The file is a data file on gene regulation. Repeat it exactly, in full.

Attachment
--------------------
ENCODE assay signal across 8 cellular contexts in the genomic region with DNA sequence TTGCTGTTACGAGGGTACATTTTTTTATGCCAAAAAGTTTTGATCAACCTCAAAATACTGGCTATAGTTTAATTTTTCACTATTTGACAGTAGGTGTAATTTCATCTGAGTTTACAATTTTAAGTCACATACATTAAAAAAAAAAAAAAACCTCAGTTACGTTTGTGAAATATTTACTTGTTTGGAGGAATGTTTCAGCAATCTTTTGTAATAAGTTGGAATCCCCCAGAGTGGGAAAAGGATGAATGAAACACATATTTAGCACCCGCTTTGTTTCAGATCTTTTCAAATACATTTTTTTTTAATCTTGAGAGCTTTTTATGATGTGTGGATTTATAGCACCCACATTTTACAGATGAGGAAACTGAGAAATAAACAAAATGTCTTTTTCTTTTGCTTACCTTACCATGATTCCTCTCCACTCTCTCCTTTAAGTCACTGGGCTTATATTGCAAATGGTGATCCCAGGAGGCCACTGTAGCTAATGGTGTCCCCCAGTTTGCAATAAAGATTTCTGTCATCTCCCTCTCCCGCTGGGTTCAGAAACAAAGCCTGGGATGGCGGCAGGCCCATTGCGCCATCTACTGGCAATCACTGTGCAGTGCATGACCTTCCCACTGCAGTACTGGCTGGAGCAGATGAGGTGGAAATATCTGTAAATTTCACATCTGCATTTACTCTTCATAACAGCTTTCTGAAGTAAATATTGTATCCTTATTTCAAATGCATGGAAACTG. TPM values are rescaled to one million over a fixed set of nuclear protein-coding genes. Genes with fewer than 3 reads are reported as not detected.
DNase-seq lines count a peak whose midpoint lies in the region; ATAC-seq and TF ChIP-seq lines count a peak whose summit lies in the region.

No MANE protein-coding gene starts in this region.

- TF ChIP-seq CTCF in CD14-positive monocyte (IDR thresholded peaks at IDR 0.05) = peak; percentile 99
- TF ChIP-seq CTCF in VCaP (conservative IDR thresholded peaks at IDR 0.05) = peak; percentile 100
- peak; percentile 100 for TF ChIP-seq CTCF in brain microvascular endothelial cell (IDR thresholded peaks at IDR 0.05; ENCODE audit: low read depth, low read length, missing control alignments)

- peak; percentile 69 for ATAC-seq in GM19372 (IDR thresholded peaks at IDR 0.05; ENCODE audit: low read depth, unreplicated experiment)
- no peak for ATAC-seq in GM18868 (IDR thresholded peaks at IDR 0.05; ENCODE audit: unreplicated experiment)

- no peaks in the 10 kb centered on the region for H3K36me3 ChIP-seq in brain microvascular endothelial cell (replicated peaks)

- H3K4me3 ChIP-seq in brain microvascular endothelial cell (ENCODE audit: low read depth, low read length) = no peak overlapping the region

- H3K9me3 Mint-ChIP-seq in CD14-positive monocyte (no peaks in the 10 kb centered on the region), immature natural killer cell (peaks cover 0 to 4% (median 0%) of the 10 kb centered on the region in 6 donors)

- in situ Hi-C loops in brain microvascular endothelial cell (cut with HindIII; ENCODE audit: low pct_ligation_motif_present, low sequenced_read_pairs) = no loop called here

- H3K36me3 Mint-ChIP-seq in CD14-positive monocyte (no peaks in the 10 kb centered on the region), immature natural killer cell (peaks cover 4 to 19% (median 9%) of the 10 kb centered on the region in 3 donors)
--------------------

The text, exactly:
ENCODE assay signal across 8 cellular contexts in the genomic region with DNA sequence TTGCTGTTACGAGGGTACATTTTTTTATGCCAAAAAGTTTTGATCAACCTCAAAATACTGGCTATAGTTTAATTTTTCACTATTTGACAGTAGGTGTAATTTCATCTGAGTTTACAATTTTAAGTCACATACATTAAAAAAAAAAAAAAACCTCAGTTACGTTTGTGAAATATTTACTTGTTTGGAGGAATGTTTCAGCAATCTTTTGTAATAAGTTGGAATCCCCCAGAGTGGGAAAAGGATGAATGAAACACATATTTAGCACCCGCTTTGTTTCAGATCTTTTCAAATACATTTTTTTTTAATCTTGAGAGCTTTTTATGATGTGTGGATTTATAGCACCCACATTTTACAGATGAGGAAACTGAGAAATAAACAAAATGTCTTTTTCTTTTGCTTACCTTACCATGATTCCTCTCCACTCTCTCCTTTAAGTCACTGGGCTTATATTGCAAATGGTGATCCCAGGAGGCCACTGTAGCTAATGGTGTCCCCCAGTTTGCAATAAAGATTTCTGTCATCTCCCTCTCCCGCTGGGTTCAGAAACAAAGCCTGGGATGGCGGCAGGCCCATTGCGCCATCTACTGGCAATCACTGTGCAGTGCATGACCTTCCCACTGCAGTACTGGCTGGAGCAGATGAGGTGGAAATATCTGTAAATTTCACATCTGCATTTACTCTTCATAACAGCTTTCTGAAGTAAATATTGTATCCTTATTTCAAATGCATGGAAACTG. TPM values are rescaled to one million over a fixed set of nuclear protein-coding genes. Genes with fewer than 3 reads are reported as not detected.
DNase-seq lines count a peak whose midpoint lies in the region; ATAC-seq and TF ChIP-seq lines count a peak whose summit lies in the region.

No MANE protein-coding gene starts in this region.

- TF ChIP-seq CTCF in CD14-positive monocyte (IDR thresholded peaks at IDR 0.05) = peak; percentile 99
- TF ChIP-seq CTCF in VCaP (conservative IDR thresholded peaks at IDR 0.05) = peak; percentile 100
- peak; percentile 100 for TF ChIP-seq CTCF in brain microvascular endothelial cell (IDR thresholded peaks at IDR 0.05; ENCODE audit: low read depth, low read length, missing control alignments)

- peak; percentile 69 for ATAC-seq in GM19372 (IDR thresholded peaks at IDR 0.05; ENCODE audit: low read depth, unreplicated experiment)
- no peak for ATAC-seq in GM18868 (IDR thresholded peaks at IDR 0.05; ENCODE audit: unreplicated experiment)

- no peaks in the 10 kb centered on the region for H3K36me3 ChIP-seq in brain microvascular endothelial cell (replicated peaks)

- H3K4me3 ChIP-seq in brain microvascular endothelial cell (ENCODE audit: low read depth, low read length) = no peak overlapping the region

- H3K9me3 Mint-ChIP-seq in CD14-positive monocyte (no peaks in the 10 kb centered on the region), immature natural killer cell (peaks cover 0 to 4% (median 0%) of the 10 kb centered on the region in 6 donors)

- in situ Hi-C loops in brain microvascular endothelial cell (cut with HindIII; ENCODE audit: low pct_ligation_motif_present, low sequenced_read_pairs) = no loop called here

- H3K36me3 Mint-ChIP-seq in CD14-positive monocyte (no peaks in the 10 kb centered on the region), immature natural killer cell (peaks cover 4 to 19% (median 9%) of the 10 kb centered on the region in 3 donors)